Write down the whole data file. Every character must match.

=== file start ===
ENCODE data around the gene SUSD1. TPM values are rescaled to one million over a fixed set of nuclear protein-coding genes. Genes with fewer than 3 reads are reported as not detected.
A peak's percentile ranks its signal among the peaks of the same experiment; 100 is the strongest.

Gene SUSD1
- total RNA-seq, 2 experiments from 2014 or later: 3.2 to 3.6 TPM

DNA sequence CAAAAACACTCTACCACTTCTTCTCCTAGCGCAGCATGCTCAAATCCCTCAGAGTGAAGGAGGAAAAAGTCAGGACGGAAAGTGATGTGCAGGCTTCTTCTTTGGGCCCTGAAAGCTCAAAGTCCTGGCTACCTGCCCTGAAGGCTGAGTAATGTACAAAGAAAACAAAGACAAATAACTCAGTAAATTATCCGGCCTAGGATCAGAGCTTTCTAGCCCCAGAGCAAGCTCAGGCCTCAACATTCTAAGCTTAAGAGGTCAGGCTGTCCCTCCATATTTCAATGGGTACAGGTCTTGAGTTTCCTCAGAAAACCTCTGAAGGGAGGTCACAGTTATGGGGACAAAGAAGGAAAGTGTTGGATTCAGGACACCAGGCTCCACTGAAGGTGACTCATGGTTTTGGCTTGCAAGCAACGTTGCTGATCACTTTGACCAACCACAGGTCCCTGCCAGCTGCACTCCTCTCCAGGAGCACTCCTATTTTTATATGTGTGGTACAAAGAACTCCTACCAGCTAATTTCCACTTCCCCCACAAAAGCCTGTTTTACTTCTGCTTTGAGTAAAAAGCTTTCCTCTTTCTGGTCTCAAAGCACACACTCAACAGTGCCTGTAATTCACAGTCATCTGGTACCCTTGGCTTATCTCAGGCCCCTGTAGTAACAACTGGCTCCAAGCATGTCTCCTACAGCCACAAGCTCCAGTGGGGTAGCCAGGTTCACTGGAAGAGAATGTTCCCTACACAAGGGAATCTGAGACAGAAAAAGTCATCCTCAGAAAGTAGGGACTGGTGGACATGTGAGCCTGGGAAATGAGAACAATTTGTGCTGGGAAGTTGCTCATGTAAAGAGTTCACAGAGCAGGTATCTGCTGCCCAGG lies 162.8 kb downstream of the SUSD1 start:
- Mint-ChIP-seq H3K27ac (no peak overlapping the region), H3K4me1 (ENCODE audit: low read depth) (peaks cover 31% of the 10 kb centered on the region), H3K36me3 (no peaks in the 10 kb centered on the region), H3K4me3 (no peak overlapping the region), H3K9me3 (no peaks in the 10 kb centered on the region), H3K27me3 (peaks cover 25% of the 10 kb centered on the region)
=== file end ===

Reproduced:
ENCODE data around the gene SUSD1. TPM values are rescaled to one million over a fixed set of nuclear protein-coding genes. Genes with fewer than 3 reads are reported as not detected.
A peak's percentile ranks its signal among the peaks of the same experiment; 100 is the strongest.

Gene SUSD1
- total RNA-seq, 2 experiments from 2014 or later: 3.2 to 3.6 TPM

DNA sequence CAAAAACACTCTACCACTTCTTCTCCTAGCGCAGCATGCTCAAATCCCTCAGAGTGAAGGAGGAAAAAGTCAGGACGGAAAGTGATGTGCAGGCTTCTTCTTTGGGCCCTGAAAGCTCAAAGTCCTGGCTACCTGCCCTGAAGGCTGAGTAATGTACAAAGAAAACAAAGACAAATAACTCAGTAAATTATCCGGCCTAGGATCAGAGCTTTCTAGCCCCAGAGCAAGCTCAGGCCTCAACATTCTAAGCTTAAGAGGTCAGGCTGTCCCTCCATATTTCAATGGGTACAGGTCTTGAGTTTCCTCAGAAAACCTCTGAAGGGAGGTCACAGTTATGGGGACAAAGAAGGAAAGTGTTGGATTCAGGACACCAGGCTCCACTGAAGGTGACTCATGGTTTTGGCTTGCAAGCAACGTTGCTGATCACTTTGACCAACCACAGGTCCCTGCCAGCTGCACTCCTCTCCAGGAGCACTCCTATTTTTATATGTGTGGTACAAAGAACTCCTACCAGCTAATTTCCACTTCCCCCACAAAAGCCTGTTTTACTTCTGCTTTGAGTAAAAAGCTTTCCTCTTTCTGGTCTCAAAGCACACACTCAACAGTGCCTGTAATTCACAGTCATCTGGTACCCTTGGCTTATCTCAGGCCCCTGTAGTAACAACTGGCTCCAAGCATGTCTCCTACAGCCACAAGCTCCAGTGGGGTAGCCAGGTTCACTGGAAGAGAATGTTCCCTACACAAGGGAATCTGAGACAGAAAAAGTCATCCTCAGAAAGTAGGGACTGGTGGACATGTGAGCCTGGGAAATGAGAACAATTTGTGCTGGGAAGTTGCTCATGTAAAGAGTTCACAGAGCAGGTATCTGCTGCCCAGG lies 162.8 kb downstream of the SUSD1 start:
- Mint-ChIP-seq H3K27ac (no peak overlapping the region), H3K4me1 (ENCODE audit: low read depth) (peaks cover 31% of the 10 kb centered on the region), H3K36me3 (no peaks in the 10 kb centered on the region), H3K4me3 (no peak overlapping the region), H3K9me3 (no peaks in the 10 kb centered on the region), H3K27me3 (peaks cover 25% of the 10 kb centered on the region)